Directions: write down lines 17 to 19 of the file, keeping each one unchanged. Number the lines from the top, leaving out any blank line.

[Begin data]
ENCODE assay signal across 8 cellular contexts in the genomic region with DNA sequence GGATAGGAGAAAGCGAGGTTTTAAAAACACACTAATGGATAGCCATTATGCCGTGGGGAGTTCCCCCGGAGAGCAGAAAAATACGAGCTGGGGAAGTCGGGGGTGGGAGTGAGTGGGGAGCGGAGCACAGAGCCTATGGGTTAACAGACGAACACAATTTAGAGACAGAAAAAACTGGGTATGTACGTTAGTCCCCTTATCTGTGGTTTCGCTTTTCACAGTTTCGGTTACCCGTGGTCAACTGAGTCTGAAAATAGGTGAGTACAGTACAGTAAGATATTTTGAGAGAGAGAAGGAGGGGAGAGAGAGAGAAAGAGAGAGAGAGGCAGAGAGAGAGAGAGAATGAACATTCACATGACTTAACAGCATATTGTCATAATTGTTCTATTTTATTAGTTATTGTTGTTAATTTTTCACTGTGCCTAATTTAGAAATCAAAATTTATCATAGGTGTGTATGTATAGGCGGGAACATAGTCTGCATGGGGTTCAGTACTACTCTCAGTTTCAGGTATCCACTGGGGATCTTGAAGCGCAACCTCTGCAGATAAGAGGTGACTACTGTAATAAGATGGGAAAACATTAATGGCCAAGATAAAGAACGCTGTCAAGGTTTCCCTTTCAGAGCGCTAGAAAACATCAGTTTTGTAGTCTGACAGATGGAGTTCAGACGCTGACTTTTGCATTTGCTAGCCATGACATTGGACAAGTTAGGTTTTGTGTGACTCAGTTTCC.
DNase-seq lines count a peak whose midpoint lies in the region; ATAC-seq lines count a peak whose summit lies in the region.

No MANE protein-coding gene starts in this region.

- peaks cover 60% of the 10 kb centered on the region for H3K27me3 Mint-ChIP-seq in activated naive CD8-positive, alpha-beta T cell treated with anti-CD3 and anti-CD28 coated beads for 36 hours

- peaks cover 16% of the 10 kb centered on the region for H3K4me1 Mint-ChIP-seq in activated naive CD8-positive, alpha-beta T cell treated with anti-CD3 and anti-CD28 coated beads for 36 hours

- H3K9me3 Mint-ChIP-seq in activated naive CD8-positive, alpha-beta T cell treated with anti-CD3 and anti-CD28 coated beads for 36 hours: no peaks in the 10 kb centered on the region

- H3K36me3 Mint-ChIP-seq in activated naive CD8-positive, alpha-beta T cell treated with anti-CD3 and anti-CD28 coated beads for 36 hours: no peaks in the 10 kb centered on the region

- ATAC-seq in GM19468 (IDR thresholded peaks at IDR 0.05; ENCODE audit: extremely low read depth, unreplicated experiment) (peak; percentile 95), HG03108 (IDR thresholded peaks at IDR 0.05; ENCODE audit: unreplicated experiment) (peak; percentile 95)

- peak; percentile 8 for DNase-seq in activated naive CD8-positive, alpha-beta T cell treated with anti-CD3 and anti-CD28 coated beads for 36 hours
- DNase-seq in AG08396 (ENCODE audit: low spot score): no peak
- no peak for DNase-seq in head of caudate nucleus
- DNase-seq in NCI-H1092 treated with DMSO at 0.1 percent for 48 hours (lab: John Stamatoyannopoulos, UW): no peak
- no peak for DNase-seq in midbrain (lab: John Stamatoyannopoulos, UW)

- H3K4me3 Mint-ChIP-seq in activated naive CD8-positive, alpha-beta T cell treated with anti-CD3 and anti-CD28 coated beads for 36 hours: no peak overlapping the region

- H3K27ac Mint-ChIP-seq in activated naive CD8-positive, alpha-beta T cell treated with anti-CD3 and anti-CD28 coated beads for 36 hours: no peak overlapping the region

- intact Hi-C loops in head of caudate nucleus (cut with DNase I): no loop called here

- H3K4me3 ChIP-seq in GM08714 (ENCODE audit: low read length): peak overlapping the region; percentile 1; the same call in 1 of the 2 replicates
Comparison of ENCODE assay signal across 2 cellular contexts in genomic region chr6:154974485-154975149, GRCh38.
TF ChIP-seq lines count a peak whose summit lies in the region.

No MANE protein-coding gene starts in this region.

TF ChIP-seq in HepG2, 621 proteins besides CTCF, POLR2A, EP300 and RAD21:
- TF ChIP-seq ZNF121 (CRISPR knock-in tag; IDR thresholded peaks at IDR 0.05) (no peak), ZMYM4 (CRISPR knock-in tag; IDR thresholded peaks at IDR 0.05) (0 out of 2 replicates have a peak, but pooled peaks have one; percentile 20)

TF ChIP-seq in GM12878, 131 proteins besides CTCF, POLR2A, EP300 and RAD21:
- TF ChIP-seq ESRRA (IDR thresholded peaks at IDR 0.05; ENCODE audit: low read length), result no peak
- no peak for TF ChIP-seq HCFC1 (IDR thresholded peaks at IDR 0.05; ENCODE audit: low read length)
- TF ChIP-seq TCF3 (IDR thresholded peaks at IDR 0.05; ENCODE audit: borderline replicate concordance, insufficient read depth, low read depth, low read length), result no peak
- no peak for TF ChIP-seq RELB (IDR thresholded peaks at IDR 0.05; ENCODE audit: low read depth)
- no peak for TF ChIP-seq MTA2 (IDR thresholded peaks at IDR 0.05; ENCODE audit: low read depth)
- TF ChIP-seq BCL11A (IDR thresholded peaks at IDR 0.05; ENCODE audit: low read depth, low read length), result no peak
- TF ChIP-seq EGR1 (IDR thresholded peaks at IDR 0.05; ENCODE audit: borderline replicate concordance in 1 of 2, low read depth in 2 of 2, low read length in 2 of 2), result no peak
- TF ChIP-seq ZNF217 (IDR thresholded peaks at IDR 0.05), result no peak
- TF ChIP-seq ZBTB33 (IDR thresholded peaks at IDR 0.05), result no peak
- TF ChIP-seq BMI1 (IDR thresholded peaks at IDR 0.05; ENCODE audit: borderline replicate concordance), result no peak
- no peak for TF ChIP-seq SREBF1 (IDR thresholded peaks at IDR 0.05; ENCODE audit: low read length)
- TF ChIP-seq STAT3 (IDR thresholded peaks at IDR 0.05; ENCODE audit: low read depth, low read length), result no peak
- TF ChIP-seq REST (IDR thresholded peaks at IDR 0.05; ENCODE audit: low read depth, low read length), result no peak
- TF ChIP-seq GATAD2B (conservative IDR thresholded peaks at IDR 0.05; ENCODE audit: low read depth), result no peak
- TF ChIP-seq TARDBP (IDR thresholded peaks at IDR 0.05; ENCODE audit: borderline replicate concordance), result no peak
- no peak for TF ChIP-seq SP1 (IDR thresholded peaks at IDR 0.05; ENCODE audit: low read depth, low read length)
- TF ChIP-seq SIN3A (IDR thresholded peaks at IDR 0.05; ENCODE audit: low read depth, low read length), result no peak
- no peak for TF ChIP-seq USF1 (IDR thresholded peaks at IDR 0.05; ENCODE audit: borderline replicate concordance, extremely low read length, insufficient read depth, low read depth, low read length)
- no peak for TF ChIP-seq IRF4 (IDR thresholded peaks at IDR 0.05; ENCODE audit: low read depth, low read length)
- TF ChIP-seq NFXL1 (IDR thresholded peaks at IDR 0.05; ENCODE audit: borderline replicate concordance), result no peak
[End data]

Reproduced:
- H3K4me3 ChIP-seq in GM08714 (ENCODE audit: low read length): peak overlapping the region; percentile 1; the same call in 1 of the 2 replicates
Comparison of ENCODE assay signal across 2 cellular contexts in genomic region chr6:154974485-154975149, GRCh38.
TF ChIP-seq lines count a peak whose summit lies in the region.